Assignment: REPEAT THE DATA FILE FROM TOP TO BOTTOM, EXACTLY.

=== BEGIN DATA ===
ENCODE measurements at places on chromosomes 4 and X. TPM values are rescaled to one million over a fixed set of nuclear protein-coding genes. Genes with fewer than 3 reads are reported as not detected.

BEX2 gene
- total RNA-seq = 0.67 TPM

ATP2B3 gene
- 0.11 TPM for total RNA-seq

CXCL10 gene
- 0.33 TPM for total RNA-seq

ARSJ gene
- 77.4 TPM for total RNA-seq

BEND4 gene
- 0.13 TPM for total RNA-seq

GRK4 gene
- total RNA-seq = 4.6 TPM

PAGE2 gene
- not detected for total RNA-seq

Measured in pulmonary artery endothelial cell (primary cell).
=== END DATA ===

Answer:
ENCODE measurements at places on chromosomes 4 and X. TPM values are rescaled to one million over a fixed set of nuclear protein-coding genes. Genes with fewer than 3 reads are reported as not detected.

BEX2 gene
- total RNA-seq = 0.67 TPM

ATP2B3 gene
- 0.11 TPM for total RNA-seq

CXCL10 gene
- 0.33 TPM for total RNA-seq

ARSJ gene
- 77.4 TPM for total RNA-seq

BEND4 gene
- 0.13 TPM for total RNA-seq

GRK4 gene
- total RNA-seq = 4.6 TPM

PAGE2 gene
- not detected for total RNA-seq

Measured in pulmonary artery endothelial cell (primary cell).